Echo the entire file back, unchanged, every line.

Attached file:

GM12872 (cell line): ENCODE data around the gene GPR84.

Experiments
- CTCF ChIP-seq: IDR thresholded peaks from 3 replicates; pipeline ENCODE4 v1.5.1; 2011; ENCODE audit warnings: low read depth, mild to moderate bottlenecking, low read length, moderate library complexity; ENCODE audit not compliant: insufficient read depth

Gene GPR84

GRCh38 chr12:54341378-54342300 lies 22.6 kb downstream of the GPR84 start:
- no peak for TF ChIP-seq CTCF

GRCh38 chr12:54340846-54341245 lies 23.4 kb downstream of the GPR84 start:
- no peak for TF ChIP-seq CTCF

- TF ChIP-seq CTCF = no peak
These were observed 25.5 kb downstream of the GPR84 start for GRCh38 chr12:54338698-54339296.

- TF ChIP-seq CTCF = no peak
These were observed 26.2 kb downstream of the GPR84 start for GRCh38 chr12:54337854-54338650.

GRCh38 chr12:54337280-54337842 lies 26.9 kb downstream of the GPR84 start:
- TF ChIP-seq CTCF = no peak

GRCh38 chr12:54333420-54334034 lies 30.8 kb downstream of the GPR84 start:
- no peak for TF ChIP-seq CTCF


GM12872 (cell line): ENCODE data around the gene GPR84.

Experiments
- CTCF ChIP-seq: IDR thresholded peaks from 3 replicates; pipeline ENCODE4 v1.5.1; 2011; ENCODE audit warnings: low read depth, mild to moderate bottlenecking, low read length, moderate library complexity; ENCODE audit not compliant: insufficient read depth

Gene GPR84

GRCh38 chr12:54341378-54342300 lies 22.6 kb downstream of the GPR84 start:
- no peak for TF ChIP-seq CTCF

GRCh38 chr12:54340846-54341245 lies 23.4 kb downstream of the GPR84 start:
- no peak for TF ChIP-seq CTCF

- TF ChIP-seq CTCF = no peak
These were observed 25.5 kb downstream of the GPR84 start for GRCh38 chr12:54338698-54339296.

- TF ChIP-seq CTCF = no peak
These were observed 26.2 kb downstream of the GPR84 start for GRCh38 chr12:54337854-54338650.

GRCh38 chr12:54337280-54337842 lies 26.9 kb downstream of the GPR84 start:
- TF ChIP-seq CTCF = no peak

GRCh38 chr12:54333420-54334034 lies 30.8 kb downstream of the GPR84 start:
- no peak for TF ChIP-seq CTCF